IMHO this is pure nonsense unless you don't measure it in a lab, with some instrumentation.
Let's see what happens, in a very simplified scheme:
- Your finger presses on the key. Maybe you can consider it obvious, but you have to command it to move and feel the physical feedback. This takes time, even for the feedback alone it's in the milliseconds' range.
Say for simplicity that you're doing this part with a robotic finger and that you record a timestamp of the event
- The keyboard controller scans the keys and discovers your key's pressed. Fine. This takes time, depending on the keyboard connection matrix, but if you're with a fast enough device maybe it's just microseconds (there are some keyboards sold to have no matrix scan, fast key reads, etc.). Oh well, not considering the debounce algorithms... because pushing and releasing are two well-defined states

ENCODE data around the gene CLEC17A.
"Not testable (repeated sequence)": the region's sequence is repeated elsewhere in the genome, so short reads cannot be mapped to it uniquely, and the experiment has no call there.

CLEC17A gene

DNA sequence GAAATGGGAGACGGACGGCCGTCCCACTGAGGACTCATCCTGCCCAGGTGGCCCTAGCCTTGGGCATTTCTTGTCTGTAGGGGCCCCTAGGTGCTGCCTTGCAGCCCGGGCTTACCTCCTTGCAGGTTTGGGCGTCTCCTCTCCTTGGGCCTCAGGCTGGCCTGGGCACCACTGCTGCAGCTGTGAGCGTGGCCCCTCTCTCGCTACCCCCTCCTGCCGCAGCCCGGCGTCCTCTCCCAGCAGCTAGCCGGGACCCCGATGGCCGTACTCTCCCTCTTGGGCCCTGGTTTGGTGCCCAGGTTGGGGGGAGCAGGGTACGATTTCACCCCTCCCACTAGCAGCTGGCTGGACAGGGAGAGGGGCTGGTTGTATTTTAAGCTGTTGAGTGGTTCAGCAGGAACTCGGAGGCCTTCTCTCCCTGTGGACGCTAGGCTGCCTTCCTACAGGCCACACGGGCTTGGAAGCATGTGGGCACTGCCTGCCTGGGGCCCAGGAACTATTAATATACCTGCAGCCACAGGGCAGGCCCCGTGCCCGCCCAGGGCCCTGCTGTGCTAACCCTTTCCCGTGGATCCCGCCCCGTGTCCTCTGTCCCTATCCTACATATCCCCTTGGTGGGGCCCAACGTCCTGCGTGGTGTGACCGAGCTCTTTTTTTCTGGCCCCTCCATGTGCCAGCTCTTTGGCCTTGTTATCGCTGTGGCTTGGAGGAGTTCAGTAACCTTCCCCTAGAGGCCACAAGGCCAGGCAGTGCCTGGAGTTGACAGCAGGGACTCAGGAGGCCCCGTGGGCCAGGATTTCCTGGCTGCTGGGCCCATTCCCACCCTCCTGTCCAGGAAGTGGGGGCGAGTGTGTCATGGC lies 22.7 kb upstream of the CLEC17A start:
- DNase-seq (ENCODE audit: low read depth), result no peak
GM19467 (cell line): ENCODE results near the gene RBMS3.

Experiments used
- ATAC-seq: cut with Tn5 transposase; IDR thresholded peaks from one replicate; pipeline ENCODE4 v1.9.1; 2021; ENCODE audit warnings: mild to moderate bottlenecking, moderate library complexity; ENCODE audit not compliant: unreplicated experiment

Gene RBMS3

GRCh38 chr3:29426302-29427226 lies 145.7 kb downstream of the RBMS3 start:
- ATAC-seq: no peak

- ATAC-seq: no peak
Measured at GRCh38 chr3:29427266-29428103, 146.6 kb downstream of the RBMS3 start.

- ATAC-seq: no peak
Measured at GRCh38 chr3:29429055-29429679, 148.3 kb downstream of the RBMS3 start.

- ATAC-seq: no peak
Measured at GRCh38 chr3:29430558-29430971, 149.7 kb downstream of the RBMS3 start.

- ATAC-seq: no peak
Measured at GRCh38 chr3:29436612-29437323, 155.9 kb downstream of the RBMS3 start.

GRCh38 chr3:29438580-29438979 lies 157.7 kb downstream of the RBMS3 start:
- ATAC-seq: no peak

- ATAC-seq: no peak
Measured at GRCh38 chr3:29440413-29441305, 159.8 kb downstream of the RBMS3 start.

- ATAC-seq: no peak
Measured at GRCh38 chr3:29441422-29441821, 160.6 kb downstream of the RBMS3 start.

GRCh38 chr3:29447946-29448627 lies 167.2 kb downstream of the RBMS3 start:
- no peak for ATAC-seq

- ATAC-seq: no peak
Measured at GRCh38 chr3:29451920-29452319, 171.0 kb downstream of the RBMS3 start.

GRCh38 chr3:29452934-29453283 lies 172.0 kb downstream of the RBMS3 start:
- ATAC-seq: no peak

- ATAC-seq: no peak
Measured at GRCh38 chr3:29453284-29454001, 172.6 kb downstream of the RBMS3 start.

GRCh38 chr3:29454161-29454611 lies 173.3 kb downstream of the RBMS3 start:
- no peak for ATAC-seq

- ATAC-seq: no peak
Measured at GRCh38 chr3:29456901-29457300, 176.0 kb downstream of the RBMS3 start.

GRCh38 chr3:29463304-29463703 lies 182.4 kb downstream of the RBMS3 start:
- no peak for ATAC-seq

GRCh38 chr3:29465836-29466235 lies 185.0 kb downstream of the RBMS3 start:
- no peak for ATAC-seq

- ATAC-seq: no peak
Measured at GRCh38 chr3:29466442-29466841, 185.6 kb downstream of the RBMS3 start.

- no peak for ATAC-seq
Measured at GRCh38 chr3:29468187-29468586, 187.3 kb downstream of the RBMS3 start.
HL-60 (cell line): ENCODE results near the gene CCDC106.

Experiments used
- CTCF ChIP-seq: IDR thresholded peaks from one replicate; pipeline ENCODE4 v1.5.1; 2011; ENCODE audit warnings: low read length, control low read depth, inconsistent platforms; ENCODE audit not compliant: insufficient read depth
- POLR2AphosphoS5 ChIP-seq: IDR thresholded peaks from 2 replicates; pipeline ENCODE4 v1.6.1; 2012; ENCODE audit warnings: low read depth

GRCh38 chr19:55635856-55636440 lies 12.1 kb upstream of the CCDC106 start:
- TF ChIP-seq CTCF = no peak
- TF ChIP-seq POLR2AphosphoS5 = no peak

- Then the keycode has to be sent to the PC, which is a variable timing due to bus/line/channel operation - USB speed, controller operation; if with a radio channel, there's a possible delay due to radio interference.
- Now is the time for the BIOS/device driver/OS queueing and de-queueing of the event, sending it to an application that registered itself for receiving it.
- The application will then have to do something with it, at its own pace.
Anything that any simple software alone can do is on points 4-5, while for the first three, you have no way to measure the impact. Unless, as I said, you timestamp every event with an independent external instrument, that can correlate all the steps.